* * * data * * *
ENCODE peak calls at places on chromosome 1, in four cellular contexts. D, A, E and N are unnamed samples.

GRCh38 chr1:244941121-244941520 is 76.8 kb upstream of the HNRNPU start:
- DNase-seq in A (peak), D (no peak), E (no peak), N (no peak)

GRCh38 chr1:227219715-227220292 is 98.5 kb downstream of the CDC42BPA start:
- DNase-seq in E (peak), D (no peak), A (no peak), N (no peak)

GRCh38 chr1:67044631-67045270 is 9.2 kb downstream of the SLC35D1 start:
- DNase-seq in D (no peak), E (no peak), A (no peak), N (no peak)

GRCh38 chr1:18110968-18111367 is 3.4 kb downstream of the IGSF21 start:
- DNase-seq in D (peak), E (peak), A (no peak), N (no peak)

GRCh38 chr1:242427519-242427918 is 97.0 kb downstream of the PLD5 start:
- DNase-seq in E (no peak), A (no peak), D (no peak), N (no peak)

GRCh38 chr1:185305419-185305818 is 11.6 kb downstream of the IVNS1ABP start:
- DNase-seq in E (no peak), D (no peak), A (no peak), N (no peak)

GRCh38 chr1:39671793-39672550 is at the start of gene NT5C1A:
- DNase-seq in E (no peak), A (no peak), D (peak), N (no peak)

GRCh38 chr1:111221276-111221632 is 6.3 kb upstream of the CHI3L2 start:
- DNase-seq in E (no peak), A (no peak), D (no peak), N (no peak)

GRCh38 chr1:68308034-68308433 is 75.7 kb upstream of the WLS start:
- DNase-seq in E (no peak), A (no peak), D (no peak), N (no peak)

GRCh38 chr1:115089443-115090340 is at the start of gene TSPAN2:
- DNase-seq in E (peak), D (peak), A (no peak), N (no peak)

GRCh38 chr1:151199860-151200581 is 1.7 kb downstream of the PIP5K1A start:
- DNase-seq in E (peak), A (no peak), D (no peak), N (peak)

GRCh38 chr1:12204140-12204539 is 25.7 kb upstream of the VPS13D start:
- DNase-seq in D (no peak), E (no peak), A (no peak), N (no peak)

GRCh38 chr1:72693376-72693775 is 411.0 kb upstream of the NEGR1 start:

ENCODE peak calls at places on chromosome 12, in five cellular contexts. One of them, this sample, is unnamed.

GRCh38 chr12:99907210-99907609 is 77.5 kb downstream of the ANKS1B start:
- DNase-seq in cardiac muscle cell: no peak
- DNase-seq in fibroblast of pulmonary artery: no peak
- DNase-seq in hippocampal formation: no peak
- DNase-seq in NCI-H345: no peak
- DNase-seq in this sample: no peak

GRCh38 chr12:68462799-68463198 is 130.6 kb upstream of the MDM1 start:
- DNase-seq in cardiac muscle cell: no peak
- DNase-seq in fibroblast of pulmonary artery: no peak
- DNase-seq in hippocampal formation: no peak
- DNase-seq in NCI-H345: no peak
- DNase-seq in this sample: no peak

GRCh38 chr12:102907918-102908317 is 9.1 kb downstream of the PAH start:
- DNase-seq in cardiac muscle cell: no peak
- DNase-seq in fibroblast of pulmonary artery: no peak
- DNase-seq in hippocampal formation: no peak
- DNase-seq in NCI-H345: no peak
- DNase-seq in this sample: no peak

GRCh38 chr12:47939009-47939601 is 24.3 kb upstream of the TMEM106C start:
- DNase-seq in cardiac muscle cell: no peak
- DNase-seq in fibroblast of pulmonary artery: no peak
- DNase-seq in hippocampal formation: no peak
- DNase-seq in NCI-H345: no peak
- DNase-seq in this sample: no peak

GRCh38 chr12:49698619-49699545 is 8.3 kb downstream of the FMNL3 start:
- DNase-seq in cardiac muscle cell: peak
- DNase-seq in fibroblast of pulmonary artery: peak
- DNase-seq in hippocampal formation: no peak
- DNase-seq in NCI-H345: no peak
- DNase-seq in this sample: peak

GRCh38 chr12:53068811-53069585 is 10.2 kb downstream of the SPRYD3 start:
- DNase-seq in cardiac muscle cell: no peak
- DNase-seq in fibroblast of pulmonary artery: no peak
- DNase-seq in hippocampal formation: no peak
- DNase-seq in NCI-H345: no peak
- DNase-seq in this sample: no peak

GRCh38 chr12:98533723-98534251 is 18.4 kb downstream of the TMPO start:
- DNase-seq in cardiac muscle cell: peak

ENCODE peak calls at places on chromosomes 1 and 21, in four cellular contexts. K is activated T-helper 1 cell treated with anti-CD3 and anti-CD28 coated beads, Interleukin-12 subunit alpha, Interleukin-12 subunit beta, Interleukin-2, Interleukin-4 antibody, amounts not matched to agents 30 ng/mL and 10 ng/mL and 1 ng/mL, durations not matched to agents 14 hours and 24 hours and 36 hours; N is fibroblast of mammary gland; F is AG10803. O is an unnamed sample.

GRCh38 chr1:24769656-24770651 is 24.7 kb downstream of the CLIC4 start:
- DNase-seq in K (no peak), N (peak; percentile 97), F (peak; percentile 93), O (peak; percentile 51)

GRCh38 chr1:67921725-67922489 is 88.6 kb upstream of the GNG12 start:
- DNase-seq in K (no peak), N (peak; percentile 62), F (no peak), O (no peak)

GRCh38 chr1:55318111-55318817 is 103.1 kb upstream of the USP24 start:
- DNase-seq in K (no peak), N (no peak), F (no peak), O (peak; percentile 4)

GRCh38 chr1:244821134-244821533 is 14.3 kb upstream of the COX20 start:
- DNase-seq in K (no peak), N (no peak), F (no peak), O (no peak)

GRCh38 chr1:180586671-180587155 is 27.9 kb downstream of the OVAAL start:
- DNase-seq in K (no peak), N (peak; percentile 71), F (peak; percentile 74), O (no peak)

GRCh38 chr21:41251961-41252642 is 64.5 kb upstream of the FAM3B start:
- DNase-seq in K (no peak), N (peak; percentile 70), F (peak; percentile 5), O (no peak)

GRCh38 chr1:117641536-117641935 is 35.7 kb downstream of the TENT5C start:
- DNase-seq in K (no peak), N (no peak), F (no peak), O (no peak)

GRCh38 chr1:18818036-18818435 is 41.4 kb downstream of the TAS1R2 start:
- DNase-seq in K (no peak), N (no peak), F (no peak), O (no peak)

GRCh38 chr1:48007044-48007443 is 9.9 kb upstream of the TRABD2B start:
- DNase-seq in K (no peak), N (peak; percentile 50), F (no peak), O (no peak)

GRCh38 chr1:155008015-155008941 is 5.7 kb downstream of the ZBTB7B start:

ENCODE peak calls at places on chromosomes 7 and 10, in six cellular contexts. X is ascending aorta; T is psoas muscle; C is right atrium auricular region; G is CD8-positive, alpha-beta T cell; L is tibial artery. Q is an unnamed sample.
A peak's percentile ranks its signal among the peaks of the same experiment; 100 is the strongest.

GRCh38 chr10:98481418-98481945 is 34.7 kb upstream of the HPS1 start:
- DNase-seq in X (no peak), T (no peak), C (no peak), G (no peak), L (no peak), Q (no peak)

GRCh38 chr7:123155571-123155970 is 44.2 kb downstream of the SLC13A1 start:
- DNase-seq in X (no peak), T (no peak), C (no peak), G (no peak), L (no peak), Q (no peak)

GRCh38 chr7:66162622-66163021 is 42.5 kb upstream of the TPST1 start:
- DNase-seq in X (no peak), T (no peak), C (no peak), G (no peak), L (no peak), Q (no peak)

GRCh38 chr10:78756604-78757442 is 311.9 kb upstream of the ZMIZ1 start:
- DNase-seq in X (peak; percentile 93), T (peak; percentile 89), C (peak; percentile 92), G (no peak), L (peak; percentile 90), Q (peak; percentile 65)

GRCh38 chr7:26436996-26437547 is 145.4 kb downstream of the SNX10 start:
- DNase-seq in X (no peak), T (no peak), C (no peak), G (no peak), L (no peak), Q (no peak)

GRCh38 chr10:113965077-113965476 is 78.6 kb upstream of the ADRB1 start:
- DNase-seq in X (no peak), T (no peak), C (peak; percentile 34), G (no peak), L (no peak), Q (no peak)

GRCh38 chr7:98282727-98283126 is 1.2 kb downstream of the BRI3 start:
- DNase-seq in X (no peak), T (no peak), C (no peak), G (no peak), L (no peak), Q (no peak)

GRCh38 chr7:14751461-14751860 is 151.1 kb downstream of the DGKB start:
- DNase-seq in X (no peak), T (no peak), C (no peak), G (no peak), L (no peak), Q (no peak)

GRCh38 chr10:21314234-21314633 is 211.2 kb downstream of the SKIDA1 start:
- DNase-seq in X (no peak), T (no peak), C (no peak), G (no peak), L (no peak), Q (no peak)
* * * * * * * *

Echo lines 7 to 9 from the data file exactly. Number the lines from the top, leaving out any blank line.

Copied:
- DNase-seq in D (no peak), E (no peak), A (no peak), N (no peak)

GRCh38 chr1:18110968-18111367 is 3.4 kb downstream of the IGSF21 start:
- DNase-seq in D (peak), E (peak), A (no peak), N (no peak)